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The following article appeared in Business New Haven on November 13, 2000.

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Deep into the Internet revolution, and perhaps in spite of itself, New Haven is at last seeing a burst of dot.com entrepreneurial energy. What has happened to actually alter the landscape, and why didn’t it happen sooner? To plumb these questions and others, we invited a half-dozen New Economy entrepreneurs to a roundtable discussion of New Haven’s present role and future prospects, as well as their own ideas and dreams. They are: David Meyers, a 1999 graduate of the Yale School of Management and founder of Bluenet Ventures, an Internet incubator and venture consulting firm housed at 300 George Street; Jim Wong of SYNNAP, LLC, which is breathing new life into the former Starter Sportswear building on James Street in New Haven; Jackie Lightfield and kHyal (that’s how she spells it, and it’s the only name she uses) of the New Haven-based Blowtorch Studios Inc., which develops technology infrastructure and Internet initiatives for companies in which Blowtorch may take an equity stake; and John Astarita and Leo Samson, director of business development and director of technology, respectively, of MyPeople.net of New Haven, which develops Web-based wireless solutions enabling companies to communicate with field-based workers faster and better. What follows is an edited transcript of that discussion.



Every business starts with either a new idea, or a vacant market niche that begs to be filled. Which was it for each of your own businesses?

kHyal: Jackie and I met while working at a hardware company in 1993. Then we left to form a software company, and then we formed Blowtorch in 1994 to develop Web sites and interactive products.

Astarita: In late 1999, I came up with an idea to have a Web application that was little more closed-loop and a little more user-friendly — a next-generation AOL, or something of that sort. By closed loop, I mean that the service would start from the person and [circle] back to that person. We figured that the greatest piece of that closed loop was bringing that application and that capability closer to the user. We saw a movement in Silicon Valley — we have a lot of friends looking at the wireless piece — we saw the wireless platform as a way to (345)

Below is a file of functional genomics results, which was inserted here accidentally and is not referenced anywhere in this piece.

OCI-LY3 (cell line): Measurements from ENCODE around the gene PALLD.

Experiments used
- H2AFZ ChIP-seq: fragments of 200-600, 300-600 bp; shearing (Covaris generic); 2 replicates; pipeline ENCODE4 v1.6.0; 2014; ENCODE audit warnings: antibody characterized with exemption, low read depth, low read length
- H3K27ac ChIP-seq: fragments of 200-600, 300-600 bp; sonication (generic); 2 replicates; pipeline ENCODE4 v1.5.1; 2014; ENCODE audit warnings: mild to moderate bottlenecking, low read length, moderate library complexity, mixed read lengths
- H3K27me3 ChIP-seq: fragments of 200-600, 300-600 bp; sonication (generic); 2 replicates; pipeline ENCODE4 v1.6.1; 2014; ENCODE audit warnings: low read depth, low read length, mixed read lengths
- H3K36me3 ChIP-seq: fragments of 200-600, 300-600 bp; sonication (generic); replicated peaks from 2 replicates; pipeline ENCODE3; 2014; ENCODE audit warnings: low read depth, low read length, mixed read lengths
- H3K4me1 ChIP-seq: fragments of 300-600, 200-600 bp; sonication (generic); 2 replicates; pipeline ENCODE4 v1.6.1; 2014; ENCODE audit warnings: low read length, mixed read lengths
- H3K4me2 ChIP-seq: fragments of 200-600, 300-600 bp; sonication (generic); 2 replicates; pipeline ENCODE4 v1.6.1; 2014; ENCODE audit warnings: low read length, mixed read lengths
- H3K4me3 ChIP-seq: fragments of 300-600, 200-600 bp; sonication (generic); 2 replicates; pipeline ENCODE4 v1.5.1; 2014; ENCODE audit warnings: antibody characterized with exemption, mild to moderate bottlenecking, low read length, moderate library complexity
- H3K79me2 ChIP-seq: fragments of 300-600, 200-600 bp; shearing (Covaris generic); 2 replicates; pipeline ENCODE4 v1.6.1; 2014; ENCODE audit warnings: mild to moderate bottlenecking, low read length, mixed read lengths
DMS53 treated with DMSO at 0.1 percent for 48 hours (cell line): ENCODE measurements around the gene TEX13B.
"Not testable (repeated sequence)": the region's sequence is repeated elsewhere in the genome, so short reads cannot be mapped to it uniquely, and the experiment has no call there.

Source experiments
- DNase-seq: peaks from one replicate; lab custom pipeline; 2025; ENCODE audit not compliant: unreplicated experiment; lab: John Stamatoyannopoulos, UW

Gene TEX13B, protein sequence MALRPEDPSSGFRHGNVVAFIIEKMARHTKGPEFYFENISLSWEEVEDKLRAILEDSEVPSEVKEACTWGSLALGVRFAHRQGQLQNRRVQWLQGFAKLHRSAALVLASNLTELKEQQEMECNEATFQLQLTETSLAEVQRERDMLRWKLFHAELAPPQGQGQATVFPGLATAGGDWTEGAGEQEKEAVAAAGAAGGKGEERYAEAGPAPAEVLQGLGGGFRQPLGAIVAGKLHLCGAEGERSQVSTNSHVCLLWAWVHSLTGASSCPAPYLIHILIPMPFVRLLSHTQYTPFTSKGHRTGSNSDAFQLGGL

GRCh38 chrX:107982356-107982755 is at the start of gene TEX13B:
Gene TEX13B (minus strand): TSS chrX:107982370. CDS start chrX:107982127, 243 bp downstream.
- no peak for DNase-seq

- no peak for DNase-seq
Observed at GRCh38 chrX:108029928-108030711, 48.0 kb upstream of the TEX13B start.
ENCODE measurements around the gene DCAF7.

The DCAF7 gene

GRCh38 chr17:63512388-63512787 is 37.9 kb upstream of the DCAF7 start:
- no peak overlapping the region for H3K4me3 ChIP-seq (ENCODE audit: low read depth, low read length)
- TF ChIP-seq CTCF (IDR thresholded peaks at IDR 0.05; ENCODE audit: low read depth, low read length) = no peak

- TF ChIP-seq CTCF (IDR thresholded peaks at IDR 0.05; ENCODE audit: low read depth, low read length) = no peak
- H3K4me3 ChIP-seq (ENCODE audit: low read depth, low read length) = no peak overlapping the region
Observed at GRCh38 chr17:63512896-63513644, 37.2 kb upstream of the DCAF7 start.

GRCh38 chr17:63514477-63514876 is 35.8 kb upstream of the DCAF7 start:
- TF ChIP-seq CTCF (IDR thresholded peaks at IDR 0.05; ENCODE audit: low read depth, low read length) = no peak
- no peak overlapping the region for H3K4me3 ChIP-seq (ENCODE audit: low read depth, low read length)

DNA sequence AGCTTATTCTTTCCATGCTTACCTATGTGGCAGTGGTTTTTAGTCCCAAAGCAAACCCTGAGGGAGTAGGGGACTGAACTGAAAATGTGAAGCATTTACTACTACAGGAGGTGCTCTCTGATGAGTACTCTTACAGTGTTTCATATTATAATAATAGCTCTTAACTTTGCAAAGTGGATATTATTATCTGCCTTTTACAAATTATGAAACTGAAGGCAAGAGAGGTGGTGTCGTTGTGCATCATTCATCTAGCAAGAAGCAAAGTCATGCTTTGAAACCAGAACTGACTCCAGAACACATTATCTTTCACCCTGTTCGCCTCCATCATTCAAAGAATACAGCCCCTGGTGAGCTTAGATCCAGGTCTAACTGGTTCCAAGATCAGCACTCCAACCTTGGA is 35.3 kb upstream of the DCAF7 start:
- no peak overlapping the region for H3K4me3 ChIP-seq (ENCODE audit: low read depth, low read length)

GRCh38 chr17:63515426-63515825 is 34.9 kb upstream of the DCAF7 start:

Wong: Our business definitely came from a niche, as opposed to a new idea, because my roots come from servicing customers, as opposed to developing specific products. I started a real-estate firm about 12 years ago whose specialty was technology-oriented companies. And when the Internet became commercialized, we were positioned to represent a lot of companies that were newly formed and going through the hyper-growth process for the first time — Yahoo, Broad Vision, Doubleclick, Razorfish, companies that have gone public since. They went through the hyper-growth process and had to experience different logistical elements — infrastructure was one. [As part of that process] they were willing to outsource and peel off more hats, so as long as we were willing to take on that responsibility and showed an aptitude to lower the hurdle to accomplish, our business was fulfilling the [functions] that they didn’t know how to do well, or didn’t want to do well.

Meyers: Bluenet Ventures comes out of a niche as well, but it’s more geographical than business-oriented. I started an Internet company my last semester of business school [Yale School of Management ‘99] and was with that for a little bit. I left there, then went to the Enterprise Center looking for the next company to jump off onto. I ended up working at the Enterprise Center for six months helping entrepreneurs in the New Haven area rethink their business strategies and find investors. I thought that New Haven needed an incubator, physical space, where I could leverage some of the skills I had learned to help start-up companies make it. So, it was a niche play. Subsequently I’ve decided New Haven is a very, very early market; there is not a whole lot of start-up activity here. But I’m hoping that improves pretty quickly.

Please tell us a little bit about how you funded your ventures.

Meyers: We didn’t have to raise a lot of money, mostly because we’re a services company. But we did start with some friends-and-family money.

Samson: During my career as a software engineer, I’ve kept in the back of my mind key individuals who, when I started my own company, could be part of it. About a year and a half ago I contacted those individuals to help me develop the applications that we needed and the learned expertise that we needed in the wireless piece before we even got funded. So there were two other engineers and I who, with the help of John, identified the market and designed these software tools that we’re going to provide for our customers. After we developed the tools, we turned around and tried to minimize our expenditures [by offering equity].

Astarita: Initially we were funded by Leo and myself with some of our own personal money; we also found some ‘angel’ investors who were friends and family.

Wong: We assembled a team of successful entrepreneurs who had the means to be able to sustain working for a new initiative over a period of time without having to draw a salary. And, the founders of the company put in an initial million dollars of seed capital to fund our growth and the elements we needed to put together our larger financing. As you know, we were approved for a $25 million bond issued by the city of New Haven, and then we raised $2.5 million from the state and $5 million from a venture-capital company in New York and we’re on the verge of closing an additional $10 million from an addition two sources in New York as well.